“This work we’re talking about can’t be done solely by First Nations or solely by the provincial or federal governments,” Ned said. “It has to be a collaborative effort.”
First Nations are often in low-lying areas at risk of floods and have little protection, largely due to colonization.
“When the Indian Act came into effect and constrained them to these small areas, they happened to be at their fish camps at the time, so that’s why a lot of reserves are near the river,” said Gillian Fuss, project coordinator for the secretariat.
First Nations are at risk of losing fishing sites, cultural sites and graveyards to flooding. But band councils are often too overstretched to have an employee dedicated to emergency planning. The secretariat works with First Nations to increase that capacity.
Tyrone McNeil is also on the secretariat and is vice-president of the Stó:lō Tribal Council. He said his community, the Seabird Island Band, has lost 600 hectares of land to erosion and has been struggling to build up infrastructure that also protects salmon habitat.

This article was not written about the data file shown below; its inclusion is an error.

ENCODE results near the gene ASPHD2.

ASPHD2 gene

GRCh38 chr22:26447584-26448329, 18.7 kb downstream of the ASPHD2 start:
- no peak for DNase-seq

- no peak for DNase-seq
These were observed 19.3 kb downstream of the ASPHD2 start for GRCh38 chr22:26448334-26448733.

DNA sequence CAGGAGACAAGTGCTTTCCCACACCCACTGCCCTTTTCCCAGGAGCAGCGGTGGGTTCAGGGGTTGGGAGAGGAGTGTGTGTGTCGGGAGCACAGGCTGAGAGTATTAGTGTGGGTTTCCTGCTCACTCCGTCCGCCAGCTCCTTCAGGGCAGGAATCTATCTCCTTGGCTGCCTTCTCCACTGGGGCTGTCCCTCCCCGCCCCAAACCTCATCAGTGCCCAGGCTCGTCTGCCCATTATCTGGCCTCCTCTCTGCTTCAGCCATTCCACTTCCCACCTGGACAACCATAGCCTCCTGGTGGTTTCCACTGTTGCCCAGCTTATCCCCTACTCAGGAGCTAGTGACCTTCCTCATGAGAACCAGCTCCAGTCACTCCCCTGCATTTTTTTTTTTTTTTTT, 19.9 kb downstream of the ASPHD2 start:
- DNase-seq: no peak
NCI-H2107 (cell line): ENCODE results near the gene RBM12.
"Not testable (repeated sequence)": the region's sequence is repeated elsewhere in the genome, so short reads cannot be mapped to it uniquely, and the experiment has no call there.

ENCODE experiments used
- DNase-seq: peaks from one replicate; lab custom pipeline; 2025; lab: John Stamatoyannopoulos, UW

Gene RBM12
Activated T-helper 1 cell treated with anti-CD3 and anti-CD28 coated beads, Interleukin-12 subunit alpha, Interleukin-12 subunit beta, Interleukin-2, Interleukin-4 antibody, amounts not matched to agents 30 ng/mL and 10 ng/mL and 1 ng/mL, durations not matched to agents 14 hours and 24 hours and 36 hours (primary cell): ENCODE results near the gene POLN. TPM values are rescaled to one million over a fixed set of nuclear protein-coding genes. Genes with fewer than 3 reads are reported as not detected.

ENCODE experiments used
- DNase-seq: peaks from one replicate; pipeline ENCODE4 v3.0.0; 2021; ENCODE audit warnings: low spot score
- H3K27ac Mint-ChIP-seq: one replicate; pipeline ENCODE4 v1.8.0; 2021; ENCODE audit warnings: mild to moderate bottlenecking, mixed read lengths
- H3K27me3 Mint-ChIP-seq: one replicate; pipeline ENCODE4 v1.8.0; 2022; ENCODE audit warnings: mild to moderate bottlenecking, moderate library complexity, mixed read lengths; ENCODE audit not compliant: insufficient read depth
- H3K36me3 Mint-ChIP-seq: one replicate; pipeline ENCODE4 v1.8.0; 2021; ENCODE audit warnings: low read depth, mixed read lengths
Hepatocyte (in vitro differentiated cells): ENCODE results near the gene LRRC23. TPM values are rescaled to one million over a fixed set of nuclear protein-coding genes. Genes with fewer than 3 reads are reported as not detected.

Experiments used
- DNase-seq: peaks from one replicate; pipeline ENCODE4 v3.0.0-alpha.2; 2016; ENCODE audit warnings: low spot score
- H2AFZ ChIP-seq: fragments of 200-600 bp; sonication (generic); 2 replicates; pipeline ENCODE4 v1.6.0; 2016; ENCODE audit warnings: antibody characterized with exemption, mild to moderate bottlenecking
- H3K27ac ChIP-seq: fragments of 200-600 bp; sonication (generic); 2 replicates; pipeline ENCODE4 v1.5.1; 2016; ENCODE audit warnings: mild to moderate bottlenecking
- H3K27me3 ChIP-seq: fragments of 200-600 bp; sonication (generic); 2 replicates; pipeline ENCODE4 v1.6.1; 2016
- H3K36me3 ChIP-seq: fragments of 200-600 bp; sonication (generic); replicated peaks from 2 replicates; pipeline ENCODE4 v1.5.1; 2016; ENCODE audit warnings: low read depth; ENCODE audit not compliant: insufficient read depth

He said planning is much more difficult due to climate change.
“Say, 40 years ago, we had a pretty good idea of what to expect for freshet,” he said. “Now, with climate change, you can take every predictive modelling and toss it out.”
McNeil wants to prepare for a two-metre sea level rise.
He said another challenge that hasn’t been talked about enough is the probability of needing to move reserves to higher elevations due to flooding and sea level rise, something that would take years to complete. He said this will also take collaboration between First Nations and federal and provincial governments to find new reserves and start building as soon as 2040.
“[First Nations] need that long-term planning ability. We’re at the earliest stages of developing that,” he said.
Without that capacity, “We’re going to be losing a whole lot more land,” he warned.
And the solution for that, without major impacts on the ecosystem, won’t be found in concrete.